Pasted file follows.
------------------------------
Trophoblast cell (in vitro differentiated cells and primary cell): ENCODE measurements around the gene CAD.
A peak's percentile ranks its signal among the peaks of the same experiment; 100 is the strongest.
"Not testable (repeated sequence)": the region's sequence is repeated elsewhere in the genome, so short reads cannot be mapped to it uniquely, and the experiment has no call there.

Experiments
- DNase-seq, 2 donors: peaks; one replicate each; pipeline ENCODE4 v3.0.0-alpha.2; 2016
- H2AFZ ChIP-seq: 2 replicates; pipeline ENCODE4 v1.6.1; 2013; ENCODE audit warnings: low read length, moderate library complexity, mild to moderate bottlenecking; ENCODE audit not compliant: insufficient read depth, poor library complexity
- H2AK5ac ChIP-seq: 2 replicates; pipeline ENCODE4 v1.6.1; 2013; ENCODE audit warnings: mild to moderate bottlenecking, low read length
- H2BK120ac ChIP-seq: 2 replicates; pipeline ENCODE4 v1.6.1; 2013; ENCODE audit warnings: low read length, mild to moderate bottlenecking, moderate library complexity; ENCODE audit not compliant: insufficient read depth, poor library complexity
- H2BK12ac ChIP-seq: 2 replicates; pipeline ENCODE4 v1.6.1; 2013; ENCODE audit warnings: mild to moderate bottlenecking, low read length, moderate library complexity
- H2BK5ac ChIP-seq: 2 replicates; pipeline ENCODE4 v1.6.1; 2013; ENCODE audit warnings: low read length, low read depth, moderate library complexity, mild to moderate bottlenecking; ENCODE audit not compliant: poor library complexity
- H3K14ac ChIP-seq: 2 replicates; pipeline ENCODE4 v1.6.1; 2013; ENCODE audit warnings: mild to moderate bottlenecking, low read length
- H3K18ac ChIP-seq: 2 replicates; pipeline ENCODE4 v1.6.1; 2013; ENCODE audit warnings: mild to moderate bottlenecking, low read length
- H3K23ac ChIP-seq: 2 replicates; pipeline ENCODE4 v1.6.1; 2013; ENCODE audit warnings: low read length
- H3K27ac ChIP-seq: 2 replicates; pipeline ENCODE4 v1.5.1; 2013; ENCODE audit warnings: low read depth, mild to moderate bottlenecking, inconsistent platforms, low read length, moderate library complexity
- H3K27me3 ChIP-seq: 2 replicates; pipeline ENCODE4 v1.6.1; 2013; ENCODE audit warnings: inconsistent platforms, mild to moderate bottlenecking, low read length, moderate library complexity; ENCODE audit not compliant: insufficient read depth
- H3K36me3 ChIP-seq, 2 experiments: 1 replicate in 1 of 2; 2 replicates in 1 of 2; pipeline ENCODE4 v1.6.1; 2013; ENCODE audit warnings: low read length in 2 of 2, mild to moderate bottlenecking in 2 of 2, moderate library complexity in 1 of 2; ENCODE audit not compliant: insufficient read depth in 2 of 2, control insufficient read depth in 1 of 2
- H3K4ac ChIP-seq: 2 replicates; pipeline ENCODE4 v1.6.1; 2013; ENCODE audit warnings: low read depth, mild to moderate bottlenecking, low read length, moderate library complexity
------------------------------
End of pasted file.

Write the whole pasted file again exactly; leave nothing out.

Trophoblast cell (in vitro differentiated cells and primary cell): ENCODE measurements around the gene CAD.
A peak's percentile ranks its signal among the peaks of the same experiment; 100 is the strongest.
"Not testable (repeated sequence)": the region's sequence is repeated elsewhere in the genome, so short reads cannot be mapped to it uniquely, and the experiment has no call there.

Experiments
- DNase-seq, 2 donors: peaks; one replicate each; pipeline ENCODE4 v3.0.0-alpha.2; 2016
- H2AFZ ChIP-seq: 2 replicates; pipeline ENCODE4 v1.6.1; 2013; ENCODE audit warnings: low read length, moderate library complexity, mild to moderate bottlenecking; ENCODE audit not compliant: insufficient read depth, poor library complexity
- H2AK5ac ChIP-seq: 2 replicates; pipeline ENCODE4 v1.6.1; 2013; ENCODE audit warnings: mild to moderate bottlenecking, low read length
- H2BK120ac ChIP-seq: 2 replicates; pipeline ENCODE4 v1.6.1; 2013; ENCODE audit warnings: low read length, mild to moderate bottlenecking, moderate library complexity; ENCODE audit not compliant: insufficient read depth, poor library complexity
- H2BK12ac ChIP-seq: 2 replicates; pipeline ENCODE4 v1.6.1; 2013; ENCODE audit warnings: mild to moderate bottlenecking, low read length, moderate library complexity
- H2BK5ac ChIP-seq: 2 replicates; pipeline ENCODE4 v1.6.1; 2013; ENCODE audit warnings: low read length, low read depth, moderate library complexity, mild to moderate bottlenecking; ENCODE audit not compliant: poor library complexity
- H3K14ac ChIP-seq: 2 replicates; pipeline ENCODE4 v1.6.1; 2013; ENCODE audit warnings: mild to moderate bottlenecking, low read length
- H3K18ac ChIP-seq: 2 replicates; pipeline ENCODE4 v1.6.1; 2013; ENCODE audit warnings: mild to moderate bottlenecking, low read length
- H3K23ac ChIP-seq: 2 replicates; pipeline ENCODE4 v1.6.1; 2013; ENCODE audit warnings: low read length
- H3K27ac ChIP-seq: 2 replicates; pipeline ENCODE4 v1.5.1; 2013; ENCODE audit warnings: low read depth, mild to moderate bottlenecking, inconsistent platforms, low read length, moderate library complexity
- H3K27me3 ChIP-seq: 2 replicates; pipeline ENCODE4 v1.6.1; 2013; ENCODE audit warnings: inconsistent platforms, mild to moderate bottlenecking, low read length, moderate library complexity; ENCODE audit not compliant: insufficient read depth
- H3K36me3 ChIP-seq, 2 experiments: 1 replicate in 1 of 2; 2 replicates in 1 of 2; pipeline ENCODE4 v1.6.1; 2013; ENCODE audit warnings: low read length in 2 of 2, mild to moderate bottlenecking in 2 of 2, moderate library complexity in 1 of 2; ENCODE audit not compliant: insufficient read depth in 2 of 2, control insufficient read depth in 1 of 2
- H3K4ac ChIP-seq: 2 replicates; pipeline ENCODE4 v1.6.1; 2013; ENCODE audit warnings: low read depth, mild to moderate bottlenecking, low read length, moderate library complexity